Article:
Night Sky Update for the Week of August 1
This is the Saint Louis Science Center’s NIGHT SKY UPDATE for the week of Tuesday, August 1. All times are given as local St. Louis time (Central Daylight Time). For definitions of terminology used in the night sky update, click the highlighted text.
Information updated weekly or as needed.
Join us for our next star party, Friday, August 4, 2017 held in association with the St. Louis Astronomical Society. For details, see the information at the bottom of this page.
The Sun and the Moon
Sunrise is at 6:03 a.m. on Tuesday, August 1 and sunset is at 8:11 p.m. providing us with about 14 hours of daylight. Even after sunset, the light from the sun will still dimly illuminate our sky for a bit less than 2 hours. This period of time is called twilight, which ends around 9:56 p.m. this week. For those with a sun dial, solar transit or local noon occurs around 1:07 p.m. this week.
|01 Aug||6:03 a.m.||8:11 p.m.|
|02 Aug||6:04 a.m.||8:10 p.m.|
|03 Aug||6:04 a.m.||8:09 p.m.|
|04 Aug||6:05 a.m.||8:08 p.m.|
|05 Aug||6:06 a.m.||8:07 p.m.|
|06 Aug||6:07 a.m.||8:06 p.m.|
|07 Aug||6:08 a.m.||8:04 p.m.|
|08 Aug||6:09 a.m.||8:03 p.m.|
|09 Aug||6:10 a.m.||8:02 p.m.|
Moonrise for Tuesday, August 1 occurs at 3:24 p.m. and moonset will occur at 1:54 a.m. on the following day. On Tuesday, August 1 the moon will be exhibiting a waxing gibbous phase with about 70% of the lunar disk illuminated. Full moon occurs on August 7. August’s full moon is often called the Full Sturgeon Moon.
International Space Station (ISS) Observing
Visible passes of ISS from St. Louis for the week of August 1 occur in the evening hours. The best of these occur on the evenings of August 7, 8 and 9. Use the table below for information about these and other visible passes of ISS this week.
Catch ISS flying over St. Louis starting Tuesday, August 1
Magnitude (Mag): The Measure of brightness for a celestial object. The lower the value is, the brighter the object will be.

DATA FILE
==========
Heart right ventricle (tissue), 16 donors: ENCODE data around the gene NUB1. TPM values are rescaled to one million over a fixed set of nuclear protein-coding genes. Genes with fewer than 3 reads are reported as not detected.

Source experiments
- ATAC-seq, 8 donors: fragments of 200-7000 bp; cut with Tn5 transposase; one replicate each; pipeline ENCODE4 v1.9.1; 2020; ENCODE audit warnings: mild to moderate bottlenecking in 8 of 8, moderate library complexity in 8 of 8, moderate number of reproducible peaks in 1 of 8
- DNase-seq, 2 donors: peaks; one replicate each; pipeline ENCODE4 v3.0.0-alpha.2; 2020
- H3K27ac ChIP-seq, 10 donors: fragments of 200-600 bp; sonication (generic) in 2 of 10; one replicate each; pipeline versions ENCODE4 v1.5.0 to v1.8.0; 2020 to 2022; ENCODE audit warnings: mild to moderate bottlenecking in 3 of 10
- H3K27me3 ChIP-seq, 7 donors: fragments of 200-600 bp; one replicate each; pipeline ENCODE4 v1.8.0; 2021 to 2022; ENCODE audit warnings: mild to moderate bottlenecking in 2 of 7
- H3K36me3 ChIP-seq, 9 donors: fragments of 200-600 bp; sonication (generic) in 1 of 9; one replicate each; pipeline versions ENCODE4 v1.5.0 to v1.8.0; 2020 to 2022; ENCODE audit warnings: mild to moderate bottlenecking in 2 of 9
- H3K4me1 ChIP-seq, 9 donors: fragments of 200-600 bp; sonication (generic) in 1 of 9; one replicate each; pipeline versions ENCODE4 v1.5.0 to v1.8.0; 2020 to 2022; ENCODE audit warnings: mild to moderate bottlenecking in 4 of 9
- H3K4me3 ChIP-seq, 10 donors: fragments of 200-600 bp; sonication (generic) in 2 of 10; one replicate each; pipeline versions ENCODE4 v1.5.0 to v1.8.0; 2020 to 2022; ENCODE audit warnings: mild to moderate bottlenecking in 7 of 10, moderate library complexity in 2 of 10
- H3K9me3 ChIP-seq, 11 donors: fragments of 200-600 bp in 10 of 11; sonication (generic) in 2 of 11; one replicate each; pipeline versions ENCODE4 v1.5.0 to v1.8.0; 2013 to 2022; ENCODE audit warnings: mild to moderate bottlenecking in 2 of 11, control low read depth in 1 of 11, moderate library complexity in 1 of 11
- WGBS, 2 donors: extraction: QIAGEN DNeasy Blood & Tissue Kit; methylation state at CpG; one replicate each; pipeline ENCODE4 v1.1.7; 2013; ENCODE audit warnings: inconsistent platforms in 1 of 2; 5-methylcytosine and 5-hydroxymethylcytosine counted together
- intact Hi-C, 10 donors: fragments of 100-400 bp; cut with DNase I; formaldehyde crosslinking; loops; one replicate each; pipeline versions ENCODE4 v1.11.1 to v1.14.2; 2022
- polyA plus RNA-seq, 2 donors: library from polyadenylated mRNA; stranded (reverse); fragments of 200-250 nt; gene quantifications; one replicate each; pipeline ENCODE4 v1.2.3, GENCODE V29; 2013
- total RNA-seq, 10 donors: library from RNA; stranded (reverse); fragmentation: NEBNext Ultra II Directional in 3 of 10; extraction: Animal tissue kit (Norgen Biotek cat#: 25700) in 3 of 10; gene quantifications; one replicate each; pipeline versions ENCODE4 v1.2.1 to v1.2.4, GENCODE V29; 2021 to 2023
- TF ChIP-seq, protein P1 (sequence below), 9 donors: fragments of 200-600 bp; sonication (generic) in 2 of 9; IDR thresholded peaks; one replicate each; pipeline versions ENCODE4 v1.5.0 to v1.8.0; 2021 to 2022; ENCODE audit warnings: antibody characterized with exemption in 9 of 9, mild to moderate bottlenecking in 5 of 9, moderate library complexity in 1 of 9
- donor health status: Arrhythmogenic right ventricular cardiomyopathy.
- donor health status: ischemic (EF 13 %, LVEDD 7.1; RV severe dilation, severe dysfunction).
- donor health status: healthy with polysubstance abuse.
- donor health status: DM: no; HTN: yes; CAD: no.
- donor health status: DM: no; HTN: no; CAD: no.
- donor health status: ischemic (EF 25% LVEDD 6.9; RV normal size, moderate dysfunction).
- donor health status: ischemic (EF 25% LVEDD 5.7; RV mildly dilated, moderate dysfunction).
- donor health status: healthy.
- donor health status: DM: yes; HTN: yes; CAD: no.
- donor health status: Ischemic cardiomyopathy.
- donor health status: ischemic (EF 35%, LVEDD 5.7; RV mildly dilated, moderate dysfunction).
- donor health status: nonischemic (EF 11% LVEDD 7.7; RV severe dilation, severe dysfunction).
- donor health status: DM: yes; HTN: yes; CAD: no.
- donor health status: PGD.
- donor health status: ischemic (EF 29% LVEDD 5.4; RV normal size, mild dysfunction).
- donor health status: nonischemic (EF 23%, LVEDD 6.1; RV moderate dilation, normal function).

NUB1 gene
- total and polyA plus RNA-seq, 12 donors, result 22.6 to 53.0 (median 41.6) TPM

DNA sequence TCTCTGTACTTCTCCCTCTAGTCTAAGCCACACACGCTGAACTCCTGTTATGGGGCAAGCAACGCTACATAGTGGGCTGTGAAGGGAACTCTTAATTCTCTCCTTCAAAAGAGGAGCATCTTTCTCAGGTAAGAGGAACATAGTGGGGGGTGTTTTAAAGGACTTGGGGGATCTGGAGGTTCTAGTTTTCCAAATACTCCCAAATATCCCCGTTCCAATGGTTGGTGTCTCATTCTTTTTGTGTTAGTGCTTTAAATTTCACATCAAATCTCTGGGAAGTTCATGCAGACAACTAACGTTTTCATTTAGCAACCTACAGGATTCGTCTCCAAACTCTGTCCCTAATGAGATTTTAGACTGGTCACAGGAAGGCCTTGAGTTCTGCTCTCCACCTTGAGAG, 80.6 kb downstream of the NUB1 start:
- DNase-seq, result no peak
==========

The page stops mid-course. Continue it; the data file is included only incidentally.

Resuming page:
Altitude (Alt): The angle of a celestial object measured upwards from the observer’s horizon.
Azimuth (Az): The direction of a celestial object, measured clockwise from an observer’s location with north being 0°, east being 90°, south being 180° and west being 270°.
For information about ISS flyovers and other visible satellites, visit www.heavens-above.com
Detailed information regarding all unmanned exploration of our universe, missions past, present, and planned, can be found at Jet Propulsion Laboratories:
The Planets Visible Without a Telescope
Mercury is approaching the end of another evening apparition. Typically you will want to look for Mercury at the end of civil twilight. This week civil twilight ends around 8:40 p.m. Greatest eastern elongation for Mercury was on July 30. This means the current apparition is coming to an end. For the next couple of weeks Mercury will slowly wander closer to the twilight glow of the Sun. Inferior conjunction occurs this month on August 26 so sneak a peek at the elusive planet while you still can.
The second planet from the sun can be found in the morning hours just before sunrise. Your best shot to see Venus is to find a clear eastern horizon view around 4:00 a.m. Be careful though as you will be fighting the rising sun’s twilight glow.
Jupiter will be one of the first objects visible this week as the Sun’s light fades from the sky. Look for it in the southwestern sky around 9:00 p.m. Jupiter will set by 11:03 p.m. so it is an early evening target.
The king of the rings is visible once again. You can find it at 9:00 p.m. by looking due south. Saturn will set by 2:28 a.m.
Our next Star Party will be held on Friday, August 4, 2017, from dusk until 10 p.m.
As part of the Saint Louis Science Center’s First Fridays, weather permitting, the St. Louis Astronomical Society and the Science Center will set up a number of telescopes outdoors and be on-hand to answer your questions. Telescope viewing begins once it is dark. Regardless of the weather on August 4, join us indoors in our planetarium theater for “The Sky Tonight”. Showtime is at 7 p.m.
This free, indoor star program will introduce you to the current night sky, the planets, and the seasonal constellations. Doors open 15 minutes before show time. Shows begins at 7 p.m. Sorry, no late admissions due to safety issues in the darkened theater.
The St. Louis Astronomical Society helps host the monthly Star Parties at the Saint Louis Science Center which are held on the first Friday of each month. Our Monthly Star Parties are open to the public and free of charge.